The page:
Search CRC LEME :

powered by FreeFind

Publication Policy

Open File Report Series

OFRS Index


Regolith Maps

Annual Reports

Articles & Papers


Minerals Briefs

"Focus on Salt"

Other LEME Reports

Order Form

Open File Report 18

Report on laterite geochemistry in the CSIRO-AGE Database for the Northern Murchison Region (Cue, Belele, Glengarry, Sandstone sheets)

Grunsky, E.C., Smith, R.E. and Perdrix, J.L.

A multi-element geochemical study has been carried out upon laterite and ferricrete samples that cover parts of the main greenstone belts of the CUE, BELELE, GLENGARRY, and SANDSTONE 1:250,000 map sheets. This report presents a summary of the data, and a provisional interpretation of selected parts of the data. The data used in the study are contained in the accompanying diskette (in the back pocket).

The sampling arose as part of a combined research programme at CSIRO and an experimental exploration programme (the AGE Joint Venture Programme) during the period 1983 to 1986.

In the region covered by the present report a total of 1065 samples were analyzed for 30 elements. Summary statistics, histograms, and maps of the percentile classes, are presented for selected elements in laterites and some very Fe-rich materials from partly eroded profiles which have been referred to as ferricretes.

The database that was used for the study is dominated by two major sample types, laterites and ferricretes. The two sample media have different geochemical characteristics, and thus have been treated separately. Lateritic sample media are abundant in the southwestern parts of the area and ferricrete sample media are more abundant in the northern and eastern parts of the area. The study also provides knowledge of the element abundance levels and variation of laterite and ferricrete geochemistry that complement information arising from orientation studies about mineral deposits.

The geochemical characteristics of the area have been studied using four techniques:

  1. Exploratory data analysis techniques were employed to rank the data for each element. Samples that rank in the upper percentiles for selected elements (chalcophile) have been considered as significant for further exploration follow-up.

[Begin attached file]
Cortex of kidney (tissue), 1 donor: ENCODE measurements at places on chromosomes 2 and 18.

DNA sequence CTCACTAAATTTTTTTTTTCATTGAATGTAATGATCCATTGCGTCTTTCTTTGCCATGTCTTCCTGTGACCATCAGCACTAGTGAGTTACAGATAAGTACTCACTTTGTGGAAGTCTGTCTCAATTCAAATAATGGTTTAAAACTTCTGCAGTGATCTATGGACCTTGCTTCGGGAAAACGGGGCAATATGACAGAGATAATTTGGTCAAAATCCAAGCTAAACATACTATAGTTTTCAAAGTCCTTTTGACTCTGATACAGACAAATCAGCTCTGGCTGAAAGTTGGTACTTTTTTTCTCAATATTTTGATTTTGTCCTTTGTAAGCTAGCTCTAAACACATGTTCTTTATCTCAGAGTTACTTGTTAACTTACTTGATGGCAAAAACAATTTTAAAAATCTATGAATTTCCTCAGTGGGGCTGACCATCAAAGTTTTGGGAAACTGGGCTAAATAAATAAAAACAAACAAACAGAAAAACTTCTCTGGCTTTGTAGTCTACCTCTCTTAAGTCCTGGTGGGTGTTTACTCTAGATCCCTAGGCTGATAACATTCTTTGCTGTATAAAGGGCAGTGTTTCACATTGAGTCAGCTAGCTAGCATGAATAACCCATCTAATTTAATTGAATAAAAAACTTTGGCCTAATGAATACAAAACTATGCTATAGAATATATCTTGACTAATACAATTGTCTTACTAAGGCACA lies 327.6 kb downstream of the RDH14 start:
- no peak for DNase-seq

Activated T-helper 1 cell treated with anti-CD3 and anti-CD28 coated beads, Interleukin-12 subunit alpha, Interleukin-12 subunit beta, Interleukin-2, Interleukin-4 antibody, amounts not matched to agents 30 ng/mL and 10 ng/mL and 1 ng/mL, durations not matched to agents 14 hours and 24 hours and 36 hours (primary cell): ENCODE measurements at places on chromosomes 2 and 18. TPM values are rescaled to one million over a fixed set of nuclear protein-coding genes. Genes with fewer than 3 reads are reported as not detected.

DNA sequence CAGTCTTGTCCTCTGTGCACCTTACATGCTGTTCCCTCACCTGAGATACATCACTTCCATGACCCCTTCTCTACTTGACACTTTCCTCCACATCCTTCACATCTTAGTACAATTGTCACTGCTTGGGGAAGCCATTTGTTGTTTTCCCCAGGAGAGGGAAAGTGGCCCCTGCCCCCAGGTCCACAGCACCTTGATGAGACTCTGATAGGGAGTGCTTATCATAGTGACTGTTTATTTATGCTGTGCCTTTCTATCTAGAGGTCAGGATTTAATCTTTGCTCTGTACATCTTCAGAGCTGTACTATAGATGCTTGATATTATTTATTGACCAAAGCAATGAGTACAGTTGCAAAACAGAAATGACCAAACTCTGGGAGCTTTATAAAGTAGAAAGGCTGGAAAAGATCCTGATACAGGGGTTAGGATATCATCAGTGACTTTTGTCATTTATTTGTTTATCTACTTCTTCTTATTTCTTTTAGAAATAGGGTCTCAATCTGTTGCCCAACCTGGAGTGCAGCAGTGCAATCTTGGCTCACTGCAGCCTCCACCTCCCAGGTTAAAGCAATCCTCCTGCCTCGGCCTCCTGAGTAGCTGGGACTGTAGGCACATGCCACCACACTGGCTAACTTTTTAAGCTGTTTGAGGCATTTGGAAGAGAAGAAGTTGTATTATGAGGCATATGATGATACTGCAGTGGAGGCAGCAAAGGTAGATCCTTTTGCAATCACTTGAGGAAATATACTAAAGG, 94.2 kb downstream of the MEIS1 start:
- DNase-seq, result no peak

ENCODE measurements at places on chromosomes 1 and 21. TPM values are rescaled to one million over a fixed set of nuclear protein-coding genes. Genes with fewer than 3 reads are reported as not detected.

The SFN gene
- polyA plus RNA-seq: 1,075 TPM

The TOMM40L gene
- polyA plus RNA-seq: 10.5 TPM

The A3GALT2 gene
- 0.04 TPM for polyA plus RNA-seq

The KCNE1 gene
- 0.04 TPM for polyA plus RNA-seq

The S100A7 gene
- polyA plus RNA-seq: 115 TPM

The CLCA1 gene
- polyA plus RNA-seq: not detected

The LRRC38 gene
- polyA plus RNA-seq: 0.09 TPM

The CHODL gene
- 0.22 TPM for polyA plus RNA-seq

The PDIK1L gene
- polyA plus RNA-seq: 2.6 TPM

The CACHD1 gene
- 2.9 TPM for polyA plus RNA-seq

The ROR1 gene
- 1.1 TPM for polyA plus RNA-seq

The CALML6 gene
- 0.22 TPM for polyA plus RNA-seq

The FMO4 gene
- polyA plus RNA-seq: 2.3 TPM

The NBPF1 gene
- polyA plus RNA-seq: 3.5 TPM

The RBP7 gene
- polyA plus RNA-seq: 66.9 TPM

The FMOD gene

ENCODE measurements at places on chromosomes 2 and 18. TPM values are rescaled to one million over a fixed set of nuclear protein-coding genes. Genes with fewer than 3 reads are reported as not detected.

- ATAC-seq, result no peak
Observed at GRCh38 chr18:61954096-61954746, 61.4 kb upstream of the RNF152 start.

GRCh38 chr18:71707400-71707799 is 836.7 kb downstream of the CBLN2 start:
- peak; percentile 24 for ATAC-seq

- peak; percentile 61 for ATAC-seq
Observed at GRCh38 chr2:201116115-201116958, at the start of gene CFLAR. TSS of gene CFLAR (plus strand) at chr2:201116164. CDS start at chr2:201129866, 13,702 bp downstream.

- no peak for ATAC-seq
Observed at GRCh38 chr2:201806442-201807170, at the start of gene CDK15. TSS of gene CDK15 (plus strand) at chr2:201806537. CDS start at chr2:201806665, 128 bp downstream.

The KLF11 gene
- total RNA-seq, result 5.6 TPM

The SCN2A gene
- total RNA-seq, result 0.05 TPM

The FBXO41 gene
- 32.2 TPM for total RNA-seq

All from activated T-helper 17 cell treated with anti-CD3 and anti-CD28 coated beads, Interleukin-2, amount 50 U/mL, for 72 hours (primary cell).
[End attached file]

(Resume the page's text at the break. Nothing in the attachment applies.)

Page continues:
2. Principal components analysis of the multi-element data was used for the purpose of isolating significant linear combinations of elements that are associated with dispersion haloes within potentially mineralized zones. The results of the analysis also confirm the presence of some broad regional geochemical trends that are related to bedrock lithologies and regional alteration processes.
  3. Chalcophile and pegmatophile indices were computed for the purposes of isolating areas that are enriched in elements that are commonly associated with several types of mineral deposits. These indices are based on the cumulative concentrations of selected elements and outline regions where further exploration follow-up may be warranted.
  4. Chi-square plots provide a means of isolating multi-element outliers from the background population of samples. These outliers may be related to multi-element dispersion haloes that surround many types of mineral deposits and may warrant further exploration follow-up.

Application of the above methods of data analysis have outlined the following dominant geochemical features:

  1. district-scale (10 to 30 km in length) patterns in the distribution of Cu + Zn + Ni + Co ± Cr; V + Sn; and Zr + Nb; each pattern appearing to relate to the dominant characteristics of varying bedrock associations;
  2. an As + Sb + Mo + Sn + Be + W + Au association in the Weld Range - Meekatharra -Gnaweeda greenstone belts trending northeasterly which infers the presence of a chalcophile corridor;
  3. an association of Au and W within selected laterite samples in the Dalgaranga greenstone area;
  4. an association of Au and Sb within selected ferricrete sample in the Weld Range - Meekatharra -Gnaweeda greenstone areas; and,
  5. several anomalies at the 1 km scale that require follow-up sampling in order to assess their continuity and significance. These anomalies have been determined by a variety of methods. The most anomalous samples tend to occur as outliers when these methods are applied.

Sporadic Au anomalies also occur. However, the general sample spacing of 3 km with fill-in sampling at 1 km is too wide for reliable interpretation of Au patterns in laterites. Laterite and ferricrete geochemistry at these low sample densities generally requires the use of intermediate zonal targets, such as anomalous chalcophile envelopes, which can occur about individual deposits.

Last updated: Tuesday, January 04, 2000 12:56 PM


Cooperative Research Centres Australia

About Us | News & Events | Research
Publications | Education | Staff Only | Links

Contact Us | Disclaimer | Sitemap
© CRC LEME 2004

CRC LEME is established and supported under the Australian Government's Cooperative Research Centres Program. The CRC Program is an Australian Government initiative which brings together research groups with common interests.

CRC LEME Core Parties